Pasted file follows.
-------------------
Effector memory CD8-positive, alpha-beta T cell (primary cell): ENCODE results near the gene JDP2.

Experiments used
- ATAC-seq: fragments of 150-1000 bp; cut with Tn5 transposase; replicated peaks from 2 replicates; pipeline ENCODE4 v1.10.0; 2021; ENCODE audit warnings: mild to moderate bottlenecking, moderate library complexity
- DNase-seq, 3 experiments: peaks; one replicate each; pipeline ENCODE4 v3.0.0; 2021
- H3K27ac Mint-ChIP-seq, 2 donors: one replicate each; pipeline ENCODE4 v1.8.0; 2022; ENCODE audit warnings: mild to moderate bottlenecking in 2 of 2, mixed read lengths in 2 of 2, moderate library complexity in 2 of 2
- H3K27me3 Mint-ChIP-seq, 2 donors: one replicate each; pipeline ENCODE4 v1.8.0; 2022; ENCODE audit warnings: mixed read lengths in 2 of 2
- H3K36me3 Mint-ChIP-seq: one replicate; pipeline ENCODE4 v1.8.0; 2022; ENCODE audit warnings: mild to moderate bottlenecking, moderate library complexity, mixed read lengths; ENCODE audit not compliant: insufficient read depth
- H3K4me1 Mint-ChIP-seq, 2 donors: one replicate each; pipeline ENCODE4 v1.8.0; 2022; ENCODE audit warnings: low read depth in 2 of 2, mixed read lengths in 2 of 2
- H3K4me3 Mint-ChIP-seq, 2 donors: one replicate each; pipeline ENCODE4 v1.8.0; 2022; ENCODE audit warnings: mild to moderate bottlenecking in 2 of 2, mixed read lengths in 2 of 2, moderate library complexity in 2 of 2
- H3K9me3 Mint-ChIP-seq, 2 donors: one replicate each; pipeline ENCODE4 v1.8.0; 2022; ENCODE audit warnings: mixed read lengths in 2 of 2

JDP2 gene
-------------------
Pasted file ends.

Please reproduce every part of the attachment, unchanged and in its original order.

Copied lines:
Effector memory CD8-positive, alpha-beta T cell (primary cell): ENCODE results near the gene JDP2.

Experiments used
- ATAC-seq: fragments of 150-1000 bp; cut with Tn5 transposase; replicated peaks from 2 replicates; pipeline ENCODE4 v1.10.0; 2021; ENCODE audit warnings: mild to moderate bottlenecking, moderate library complexity
- DNase-seq, 3 experiments: peaks; one replicate each; pipeline ENCODE4 v3.0.0; 2021
- H3K27ac Mint-ChIP-seq, 2 donors: one replicate each; pipeline ENCODE4 v1.8.0; 2022; ENCODE audit warnings: mild to moderate bottlenecking in 2 of 2, mixed read lengths in 2 of 2, moderate library complexity in 2 of 2
- H3K27me3 Mint-ChIP-seq, 2 donors: one replicate each; pipeline ENCODE4 v1.8.0; 2022; ENCODE audit warnings: mixed read lengths in 2 of 2
- H3K36me3 Mint-ChIP-seq: one replicate; pipeline ENCODE4 v1.8.0; 2022; ENCODE audit warnings: mild to moderate bottlenecking, moderate library complexity, mixed read lengths; ENCODE audit not compliant: insufficient read depth
- H3K4me1 Mint-ChIP-seq, 2 donors: one replicate each; pipeline ENCODE4 v1.8.0; 2022; ENCODE audit warnings: low read depth in 2 of 2, mixed read lengths in 2 of 2
- H3K4me3 Mint-ChIP-seq, 2 donors: one replicate each; pipeline ENCODE4 v1.8.0; 2022; ENCODE audit warnings: mild to moderate bottlenecking in 2 of 2, mixed read lengths in 2 of 2, moderate library complexity in 2 of 2
- H3K9me3 Mint-ChIP-seq, 2 donors: one replicate each; pipeline ENCODE4 v1.8.0; 2022; ENCODE audit warnings: mixed read lengths in 2 of 2

JDP2 gene